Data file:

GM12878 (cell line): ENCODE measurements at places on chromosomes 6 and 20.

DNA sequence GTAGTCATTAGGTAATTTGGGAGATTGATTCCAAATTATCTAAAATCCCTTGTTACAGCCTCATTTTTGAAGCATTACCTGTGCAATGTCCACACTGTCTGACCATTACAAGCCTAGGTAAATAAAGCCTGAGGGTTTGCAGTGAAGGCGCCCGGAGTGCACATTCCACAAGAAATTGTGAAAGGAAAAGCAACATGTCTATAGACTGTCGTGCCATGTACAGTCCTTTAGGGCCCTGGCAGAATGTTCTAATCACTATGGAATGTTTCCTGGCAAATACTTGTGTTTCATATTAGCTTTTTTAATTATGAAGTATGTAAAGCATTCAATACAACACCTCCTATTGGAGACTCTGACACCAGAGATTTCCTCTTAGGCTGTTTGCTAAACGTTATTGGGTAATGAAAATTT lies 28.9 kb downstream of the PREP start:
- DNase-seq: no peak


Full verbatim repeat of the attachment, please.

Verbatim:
GM12878 (cell line): ENCODE measurements at places on chromosomes 6 and 20.

DNA sequence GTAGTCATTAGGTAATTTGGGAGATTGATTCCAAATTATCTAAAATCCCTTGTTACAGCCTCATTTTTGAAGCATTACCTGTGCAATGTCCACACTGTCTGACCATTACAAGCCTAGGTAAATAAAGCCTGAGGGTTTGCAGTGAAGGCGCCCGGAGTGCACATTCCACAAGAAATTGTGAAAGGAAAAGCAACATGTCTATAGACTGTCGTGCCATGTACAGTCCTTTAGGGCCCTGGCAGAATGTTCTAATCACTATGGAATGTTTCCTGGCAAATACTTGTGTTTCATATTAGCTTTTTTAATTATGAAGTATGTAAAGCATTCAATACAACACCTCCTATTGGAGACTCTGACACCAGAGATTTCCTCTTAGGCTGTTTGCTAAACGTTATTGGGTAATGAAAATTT lies 28.9 kb downstream of the PREP start:
- DNase-seq: no peak